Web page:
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My Personal Story Of Chronic Fatigue Syndrome

19/09/2016 10:25 | Updated 5 days ago

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A soft, sombre rain quietens the world beyond the glass. A cool evening breeze encircles the room around me. "What time is it?" I wonder aloud to no one in particular. Sitting up, I nudge the power button on my snoozing phone, "Not even eight!" I sigh and collapse back into the pillows, thinking of nothing and of everything all at once. As I gaze up to the ceiling, the electric lamp throws nostalgic light across the room and I am transported back a year.

I had not long graduated from the University of Hull and had moved back to the motherland: Birmingham. Whilst taking a break from Uni -I planned to return to academia to become a master in 2016- I started a full time job as a chef at a local gym. As my memory serves me, I don't recall ever stopping over those busy six months. Unfortunately, I wasn't allowing my body time to replenish its energy stores, and I certainly wasn't eating well; it's amazing how unappetising food is after you are surrounded by it all day. I was also struggling to shake a bad cold that had been clinging to me for a while. Lo and behold, on the way back from London on an overcast evening in November 2015, I began to feel extremely unwell. Here follows my story -one of many out there- of invisible illness.

Earlier this year I was diagnosed with Chronic Fatigue Syndrome, a debilitating condition that has turned life as I know it upside down. Myalgic Encephalomyelitis, to use its medical name, is an illness which affects 250,000 people in the U.K alone; an illness for which there is currently no cure. Chronic Fatigue Syndrome usually develops between the ages of 20 and 40 -although I have read of others who are outside this threshold- and is mainly seen in women; thank you X chromosomes. Unsurprisingly, the main symptom of this illness is -you guessed it- fatigue. I feel it imperative to clarify (for sufferers and non-sufferers alike) that the level of fatigue experienced by those affected is not merely a tiredness that goes away with rest: it is a state of being which makes the mind cloudy, the body ache and renders the legs useless. Happily running alongside the fatigue component is a plethora of other symptoms, all of which vary person to person: vertigo; muscular and joint pain; headaches; photosensitivity; poor memory and concentration; achy muscles; muscle weakness; depression; anxiety...the list goes on.

As a moderate level sufferer who is mostly housebound, the symptoms which plague me the most are the ones that affect my head and legs, respectively. Once written down, they become not too dissimilar to an item from the devils pantry. See if anything takes your fancy:

Vertigo: Enjoy walking? This little cracker is sure to make travelling from A to B a trippy experience.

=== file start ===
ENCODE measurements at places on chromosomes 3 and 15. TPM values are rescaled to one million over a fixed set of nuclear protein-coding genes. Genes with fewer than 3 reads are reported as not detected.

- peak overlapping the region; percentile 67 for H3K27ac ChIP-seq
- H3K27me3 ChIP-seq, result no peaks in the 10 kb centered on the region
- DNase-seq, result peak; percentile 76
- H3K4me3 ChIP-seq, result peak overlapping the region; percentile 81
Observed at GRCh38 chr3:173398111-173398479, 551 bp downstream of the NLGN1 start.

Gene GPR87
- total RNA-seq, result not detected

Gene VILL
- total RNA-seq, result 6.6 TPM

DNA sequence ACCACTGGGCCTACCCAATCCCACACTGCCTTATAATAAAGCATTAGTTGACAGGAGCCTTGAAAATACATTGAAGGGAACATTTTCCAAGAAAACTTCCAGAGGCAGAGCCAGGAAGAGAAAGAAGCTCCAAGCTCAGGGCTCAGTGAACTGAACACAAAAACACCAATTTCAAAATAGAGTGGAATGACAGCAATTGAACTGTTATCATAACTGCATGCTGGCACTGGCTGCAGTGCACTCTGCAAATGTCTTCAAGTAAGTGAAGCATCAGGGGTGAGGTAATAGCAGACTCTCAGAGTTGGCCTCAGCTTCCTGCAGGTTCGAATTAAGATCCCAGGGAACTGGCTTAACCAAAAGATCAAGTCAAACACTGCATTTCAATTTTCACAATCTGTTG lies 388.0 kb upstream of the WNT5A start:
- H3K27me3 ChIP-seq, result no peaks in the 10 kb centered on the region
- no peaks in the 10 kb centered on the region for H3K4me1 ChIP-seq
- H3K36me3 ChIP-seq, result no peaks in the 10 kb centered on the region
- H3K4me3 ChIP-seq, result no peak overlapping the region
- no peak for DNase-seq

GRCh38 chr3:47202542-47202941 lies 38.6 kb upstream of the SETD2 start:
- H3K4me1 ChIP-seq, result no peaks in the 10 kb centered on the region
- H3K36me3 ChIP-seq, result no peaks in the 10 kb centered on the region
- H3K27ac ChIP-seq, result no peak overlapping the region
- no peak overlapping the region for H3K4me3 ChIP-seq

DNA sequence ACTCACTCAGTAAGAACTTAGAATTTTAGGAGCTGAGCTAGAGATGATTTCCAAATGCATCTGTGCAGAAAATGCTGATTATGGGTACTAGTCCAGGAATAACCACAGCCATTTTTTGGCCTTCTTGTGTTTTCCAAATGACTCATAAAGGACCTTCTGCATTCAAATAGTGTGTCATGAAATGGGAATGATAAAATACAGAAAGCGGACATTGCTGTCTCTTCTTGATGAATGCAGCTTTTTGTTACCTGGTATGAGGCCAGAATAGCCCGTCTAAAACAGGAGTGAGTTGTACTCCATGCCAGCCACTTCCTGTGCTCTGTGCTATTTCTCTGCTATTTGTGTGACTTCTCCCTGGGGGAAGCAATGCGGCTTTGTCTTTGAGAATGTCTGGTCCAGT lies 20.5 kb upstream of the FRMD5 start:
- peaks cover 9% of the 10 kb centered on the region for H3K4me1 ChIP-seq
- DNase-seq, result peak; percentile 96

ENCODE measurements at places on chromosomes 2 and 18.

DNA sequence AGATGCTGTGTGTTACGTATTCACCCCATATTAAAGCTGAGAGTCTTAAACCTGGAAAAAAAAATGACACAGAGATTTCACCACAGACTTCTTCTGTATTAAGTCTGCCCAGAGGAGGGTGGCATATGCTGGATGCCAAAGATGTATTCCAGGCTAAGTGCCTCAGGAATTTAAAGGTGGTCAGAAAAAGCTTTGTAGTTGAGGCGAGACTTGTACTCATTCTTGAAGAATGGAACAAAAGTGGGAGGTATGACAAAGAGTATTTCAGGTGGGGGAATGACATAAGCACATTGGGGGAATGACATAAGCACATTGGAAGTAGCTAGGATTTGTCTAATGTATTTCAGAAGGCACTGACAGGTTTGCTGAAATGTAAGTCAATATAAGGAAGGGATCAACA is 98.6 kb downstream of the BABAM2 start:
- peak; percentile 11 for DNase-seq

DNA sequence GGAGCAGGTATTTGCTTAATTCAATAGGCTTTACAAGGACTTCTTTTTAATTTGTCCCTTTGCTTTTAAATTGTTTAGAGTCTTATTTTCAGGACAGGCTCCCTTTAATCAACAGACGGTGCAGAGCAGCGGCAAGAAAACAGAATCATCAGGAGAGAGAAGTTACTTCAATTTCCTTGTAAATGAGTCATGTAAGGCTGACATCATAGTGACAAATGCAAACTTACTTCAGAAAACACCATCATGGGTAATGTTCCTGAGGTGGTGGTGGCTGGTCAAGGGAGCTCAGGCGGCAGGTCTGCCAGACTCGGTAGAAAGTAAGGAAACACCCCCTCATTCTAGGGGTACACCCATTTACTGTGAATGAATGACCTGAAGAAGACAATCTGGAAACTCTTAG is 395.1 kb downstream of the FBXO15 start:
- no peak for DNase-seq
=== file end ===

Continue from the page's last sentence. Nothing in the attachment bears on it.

Brain Fog: This delightful delicacy makes concentrating on something near on impossible and ensures all things fuzzy.

Hyperacusis: This dish is sure to make the sound of your own voice grate on you.

Disassociation: Can't wait until the weekend to escape the throes of reality? Ordering this powerful beauty comes with a side of cold water for you to splash on your face.

Muscle weakness: This exciting refreshment will have you judging where you can next sit down.

All joking aside, I'm still getting used to the daily onslaught these bad boys serve me. This level of being out of control often leaves sufferers terrified of leaving the house; something I myself have been working on with meditation and very gentle yoga exercises.

The quintessence of Chronic Fatigue Syndrome is a gem hidden in the acronym of 'PEM', and is something every sufferer strives to avoid. Post-external malaise is the name given to the highest achieving symptom of Chronic Fatigue Syndrome, and usually occurs when the sufferer has done too much within the limits of their illness; for me, this would be a fifteen minute walk. Overdoing it results in the heightening of all other symptoms, and can leave the sufferer bedridden for some time. It is the worst thing I have ever experienced in my life; fear of it adding a nervous edge to attempting anything remotely normal.

The only recommended treatment for CFS is Graded exercise therapy (GED), Cognitive behavioural therapy (CBT), and medication to aid pain, sleeping and depression. Needless to say there are mixed views on both: if mild exercise aggravates symptoms, GED may induce Post-external malaise; it's not all in our head, honest. As with any treatment plan, what works for one person may not work for another. I myself remain hopeful that through Graded exercise therapy I can slowly build up my activity tolerance, raising the bar of fatigue. With the added combination of a good diet, meditation, self-belief, alternate therapies -such as reflexology and massage therapy- to aid relaxation, it is possible to recover. While there may be a long road ahead of me (nothing worth doing is every easy) I am going to fight this illness with everything I've got. Now, if you'll excuse me, I'm off for a lie down.

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